The Senate Committee of the Whole will meet on August 5 to investigate two contracts that have raised alarms in the community: the Dept. of Health $1 million contact tracing contract awarded to Avera, a company owned by Governor Albert Bryan's daughter, Aliyah Bryan, and Mr. Bryan's friend who the governor said he mentored, Michael K. Pemberton. The company has no background in contact tracing and was awarded the deal in 72 hours. As of last week, Avera had yet to receive a license to conduct business in the U.S. Virgin Islands.
Also last week, the company of Mr. Bryan's close friend, John Engerman, who led Mr. Bryan's 2018 campaign as manager, was awarded a $2.1 million Virgin Islands Housing Finance Authority contract over three other bidders to provide "public relations and marketing communication services across a wide variety of platforms to further amplify the VIHFA CDBG-DR initiatives." The contract is for three years and will be paid with federal dollars.
The V.I.H.F.A. contract was the latest deal awarded to Mr. Engerman's firm, The Strategy Group, which has contracts with a vast number of government departments and agencies.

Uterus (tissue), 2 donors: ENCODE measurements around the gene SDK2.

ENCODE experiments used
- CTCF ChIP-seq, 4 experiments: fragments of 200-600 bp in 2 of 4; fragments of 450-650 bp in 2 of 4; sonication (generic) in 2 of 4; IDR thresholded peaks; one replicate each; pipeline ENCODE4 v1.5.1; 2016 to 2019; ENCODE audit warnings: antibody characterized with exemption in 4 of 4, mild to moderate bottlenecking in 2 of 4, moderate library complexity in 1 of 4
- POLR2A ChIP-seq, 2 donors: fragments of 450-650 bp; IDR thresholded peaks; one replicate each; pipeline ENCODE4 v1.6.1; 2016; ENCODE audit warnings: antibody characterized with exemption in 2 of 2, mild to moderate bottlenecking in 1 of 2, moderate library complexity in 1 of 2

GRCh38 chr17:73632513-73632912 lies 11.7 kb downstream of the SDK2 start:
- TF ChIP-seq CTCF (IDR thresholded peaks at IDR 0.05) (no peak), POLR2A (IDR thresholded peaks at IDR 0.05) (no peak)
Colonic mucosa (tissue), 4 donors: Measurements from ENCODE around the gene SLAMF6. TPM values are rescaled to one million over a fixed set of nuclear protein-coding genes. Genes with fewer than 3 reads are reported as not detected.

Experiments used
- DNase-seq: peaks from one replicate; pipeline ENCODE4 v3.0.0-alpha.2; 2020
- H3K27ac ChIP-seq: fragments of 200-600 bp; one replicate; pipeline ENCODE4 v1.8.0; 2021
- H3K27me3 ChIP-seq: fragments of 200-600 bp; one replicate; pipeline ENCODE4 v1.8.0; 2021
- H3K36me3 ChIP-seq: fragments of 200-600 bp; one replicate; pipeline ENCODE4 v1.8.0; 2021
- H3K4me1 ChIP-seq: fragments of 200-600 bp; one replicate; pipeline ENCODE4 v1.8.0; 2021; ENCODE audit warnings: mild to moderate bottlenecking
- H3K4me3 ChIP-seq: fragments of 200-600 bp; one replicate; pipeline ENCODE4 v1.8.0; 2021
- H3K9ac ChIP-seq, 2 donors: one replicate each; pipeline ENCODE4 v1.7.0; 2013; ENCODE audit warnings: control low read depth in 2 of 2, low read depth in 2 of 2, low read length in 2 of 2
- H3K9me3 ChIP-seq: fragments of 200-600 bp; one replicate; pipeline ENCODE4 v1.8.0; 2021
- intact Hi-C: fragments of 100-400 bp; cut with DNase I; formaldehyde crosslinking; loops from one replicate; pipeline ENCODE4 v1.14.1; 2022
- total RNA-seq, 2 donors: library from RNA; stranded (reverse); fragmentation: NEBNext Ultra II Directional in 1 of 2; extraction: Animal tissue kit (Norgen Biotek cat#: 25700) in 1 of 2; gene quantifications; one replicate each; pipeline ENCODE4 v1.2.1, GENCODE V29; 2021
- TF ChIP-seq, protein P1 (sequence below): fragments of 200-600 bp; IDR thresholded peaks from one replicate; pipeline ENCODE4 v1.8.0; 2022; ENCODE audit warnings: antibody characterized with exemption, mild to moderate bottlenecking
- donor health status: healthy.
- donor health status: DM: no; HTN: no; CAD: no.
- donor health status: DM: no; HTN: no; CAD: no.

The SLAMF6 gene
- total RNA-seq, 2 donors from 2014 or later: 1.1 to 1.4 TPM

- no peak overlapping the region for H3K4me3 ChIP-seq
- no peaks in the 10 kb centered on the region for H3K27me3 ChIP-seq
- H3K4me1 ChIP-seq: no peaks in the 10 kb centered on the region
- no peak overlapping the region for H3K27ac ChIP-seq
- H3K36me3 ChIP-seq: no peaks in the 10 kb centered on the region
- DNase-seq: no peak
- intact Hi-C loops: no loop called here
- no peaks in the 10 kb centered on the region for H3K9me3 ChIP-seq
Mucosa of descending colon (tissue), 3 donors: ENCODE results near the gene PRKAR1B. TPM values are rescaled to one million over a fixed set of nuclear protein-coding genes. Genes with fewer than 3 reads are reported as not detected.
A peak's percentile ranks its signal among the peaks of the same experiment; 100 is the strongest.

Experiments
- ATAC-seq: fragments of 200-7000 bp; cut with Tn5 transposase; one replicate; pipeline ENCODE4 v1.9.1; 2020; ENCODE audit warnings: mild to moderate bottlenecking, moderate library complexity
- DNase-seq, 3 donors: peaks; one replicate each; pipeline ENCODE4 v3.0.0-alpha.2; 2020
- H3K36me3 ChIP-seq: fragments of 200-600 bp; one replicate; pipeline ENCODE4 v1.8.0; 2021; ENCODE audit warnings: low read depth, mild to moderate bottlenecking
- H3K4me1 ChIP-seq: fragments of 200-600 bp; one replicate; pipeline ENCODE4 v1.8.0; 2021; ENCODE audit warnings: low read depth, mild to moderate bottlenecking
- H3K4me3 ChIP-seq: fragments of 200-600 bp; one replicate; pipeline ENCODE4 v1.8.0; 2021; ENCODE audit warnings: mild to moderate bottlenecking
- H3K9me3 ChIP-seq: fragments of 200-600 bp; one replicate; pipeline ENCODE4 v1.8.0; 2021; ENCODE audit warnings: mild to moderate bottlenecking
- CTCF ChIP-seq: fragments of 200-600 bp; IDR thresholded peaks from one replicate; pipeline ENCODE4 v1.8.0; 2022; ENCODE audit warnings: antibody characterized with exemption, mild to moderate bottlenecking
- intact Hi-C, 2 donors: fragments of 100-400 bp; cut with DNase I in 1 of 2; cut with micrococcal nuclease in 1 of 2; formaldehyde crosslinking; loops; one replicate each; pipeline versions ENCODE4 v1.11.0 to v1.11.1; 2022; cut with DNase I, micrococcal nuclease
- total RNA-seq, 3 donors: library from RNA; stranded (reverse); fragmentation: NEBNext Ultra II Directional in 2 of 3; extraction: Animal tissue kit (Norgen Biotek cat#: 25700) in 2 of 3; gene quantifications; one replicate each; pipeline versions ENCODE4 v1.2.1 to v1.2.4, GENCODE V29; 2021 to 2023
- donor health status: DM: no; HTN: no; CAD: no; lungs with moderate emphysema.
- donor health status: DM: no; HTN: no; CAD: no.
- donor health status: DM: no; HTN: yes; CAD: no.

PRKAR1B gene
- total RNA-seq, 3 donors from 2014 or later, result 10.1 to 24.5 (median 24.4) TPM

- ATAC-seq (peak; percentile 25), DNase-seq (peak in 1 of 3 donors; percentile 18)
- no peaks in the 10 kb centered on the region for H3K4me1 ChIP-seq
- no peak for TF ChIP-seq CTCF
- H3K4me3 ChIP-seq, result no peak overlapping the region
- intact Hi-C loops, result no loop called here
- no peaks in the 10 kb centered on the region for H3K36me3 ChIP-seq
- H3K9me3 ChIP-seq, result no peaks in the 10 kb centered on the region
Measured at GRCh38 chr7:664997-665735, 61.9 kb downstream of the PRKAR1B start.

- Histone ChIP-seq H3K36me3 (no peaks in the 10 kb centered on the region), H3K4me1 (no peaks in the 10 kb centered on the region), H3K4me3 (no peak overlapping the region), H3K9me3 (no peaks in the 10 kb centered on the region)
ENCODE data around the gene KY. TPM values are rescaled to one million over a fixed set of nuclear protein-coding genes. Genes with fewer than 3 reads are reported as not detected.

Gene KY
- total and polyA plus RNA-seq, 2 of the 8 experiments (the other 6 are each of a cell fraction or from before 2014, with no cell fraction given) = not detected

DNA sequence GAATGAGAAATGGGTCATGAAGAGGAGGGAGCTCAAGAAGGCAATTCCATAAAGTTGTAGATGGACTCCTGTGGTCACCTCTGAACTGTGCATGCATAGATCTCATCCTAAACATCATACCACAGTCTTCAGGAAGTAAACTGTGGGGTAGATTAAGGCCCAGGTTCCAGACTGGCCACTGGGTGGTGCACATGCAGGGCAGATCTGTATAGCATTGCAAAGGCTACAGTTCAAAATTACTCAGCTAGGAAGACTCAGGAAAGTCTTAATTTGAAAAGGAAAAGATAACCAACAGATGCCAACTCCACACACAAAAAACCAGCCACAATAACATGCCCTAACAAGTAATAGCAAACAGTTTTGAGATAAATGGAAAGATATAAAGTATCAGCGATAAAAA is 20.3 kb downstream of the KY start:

In a recent Senate hearing, lawmakers complained about a $271,000 contract awarded to The Strategy Group which was not listed under Property and Procurement. Instead, according to Senator Kurt Vialet, who chairs the Committee on Finance and has to carefully parse the government's finances during budget hearings, the contract listed the V.I. Public Finance Authority as the vendor. The job description of the $271,000 contract was to cut 200 checks to fishermen who were awarded a $10 million grant from the federal government, according to Mr. Vialet.
In a release issued Saturday, the Office of Senate President Novelle Francis said the lawmaker would convene a Committee of the Whole "to allow for fact-finding on the contracts recently awarded by the Virgin Islands Housing Finance Authority and the Department of Health."
According to Mr. Francis, the public deserves a true accounting of the contracting and procurement process that led to the award of the contracts in question. During the scheduled Committee of the Whole, he also plans to delve into contracts reportedly granted under exigency circumstances.
“It is understandable why the community feels that their trust has been violated," Mr. Francis said. "These actions come at a time when many Virgin Islanders are in distress. The territory has come under intense criticism time and time again for our mishandling of public funds – especially those awarded by the federal government. The Legislature has a responsibility to ensure that our funds are being managed in a way that is above reproach, especially at a time when our economic challenges demand that we stretch every dollar as far as possible to meet the needs of our community.”